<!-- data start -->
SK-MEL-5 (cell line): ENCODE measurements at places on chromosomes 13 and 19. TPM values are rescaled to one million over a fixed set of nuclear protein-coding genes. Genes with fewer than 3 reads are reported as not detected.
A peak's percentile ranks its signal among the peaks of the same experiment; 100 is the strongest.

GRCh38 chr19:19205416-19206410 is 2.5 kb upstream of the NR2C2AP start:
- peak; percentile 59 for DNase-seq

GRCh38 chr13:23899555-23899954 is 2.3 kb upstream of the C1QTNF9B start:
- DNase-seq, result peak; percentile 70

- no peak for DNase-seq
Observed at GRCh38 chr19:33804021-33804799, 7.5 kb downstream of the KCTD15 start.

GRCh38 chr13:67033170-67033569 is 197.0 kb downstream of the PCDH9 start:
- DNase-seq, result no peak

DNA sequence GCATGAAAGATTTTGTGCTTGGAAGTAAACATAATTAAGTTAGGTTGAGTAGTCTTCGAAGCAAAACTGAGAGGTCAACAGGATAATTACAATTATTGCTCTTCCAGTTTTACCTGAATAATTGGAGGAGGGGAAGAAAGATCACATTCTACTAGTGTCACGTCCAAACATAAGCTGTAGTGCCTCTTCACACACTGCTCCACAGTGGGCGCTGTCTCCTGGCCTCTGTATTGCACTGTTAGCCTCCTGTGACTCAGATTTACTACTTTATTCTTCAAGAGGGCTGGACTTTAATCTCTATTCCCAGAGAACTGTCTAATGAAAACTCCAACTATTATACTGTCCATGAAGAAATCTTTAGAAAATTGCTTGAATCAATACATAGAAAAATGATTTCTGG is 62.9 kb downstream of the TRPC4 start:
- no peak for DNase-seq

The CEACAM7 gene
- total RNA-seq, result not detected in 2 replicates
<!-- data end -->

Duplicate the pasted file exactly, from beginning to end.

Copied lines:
SK-MEL-5 (cell line): ENCODE measurements at places on chromosomes 13 and 19. TPM values are rescaled to one million over a fixed set of nuclear protein-coding genes. Genes with fewer than 3 reads are reported as not detected.
A peak's percentile ranks its signal among the peaks of the same experiment; 100 is the strongest.

GRCh38 chr19:19205416-19206410 is 2.5 kb upstream of the NR2C2AP start:
- peak; percentile 59 for DNase-seq

GRCh38 chr13:23899555-23899954 is 2.3 kb upstream of the C1QTNF9B start:
- DNase-seq, result peak; percentile 70

- no peak for DNase-seq
Observed at GRCh38 chr19:33804021-33804799, 7.5 kb downstream of the KCTD15 start.

GRCh38 chr13:67033170-67033569 is 197.0 kb downstream of the PCDH9 start:
- DNase-seq, result no peak

DNA sequence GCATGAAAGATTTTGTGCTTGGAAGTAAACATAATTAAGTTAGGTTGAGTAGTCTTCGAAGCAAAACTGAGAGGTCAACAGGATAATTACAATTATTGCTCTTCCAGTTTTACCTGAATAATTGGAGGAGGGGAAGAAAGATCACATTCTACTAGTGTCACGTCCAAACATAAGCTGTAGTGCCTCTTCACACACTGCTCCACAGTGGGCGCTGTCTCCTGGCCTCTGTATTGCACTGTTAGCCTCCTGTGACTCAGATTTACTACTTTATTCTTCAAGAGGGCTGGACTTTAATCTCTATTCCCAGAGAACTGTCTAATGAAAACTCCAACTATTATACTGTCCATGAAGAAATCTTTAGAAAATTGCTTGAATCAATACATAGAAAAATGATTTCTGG is 62.9 kb downstream of the TRPC4 start:
- no peak for DNase-seq

The CEACAM7 gene
- total RNA-seq, result not detected in 2 replicates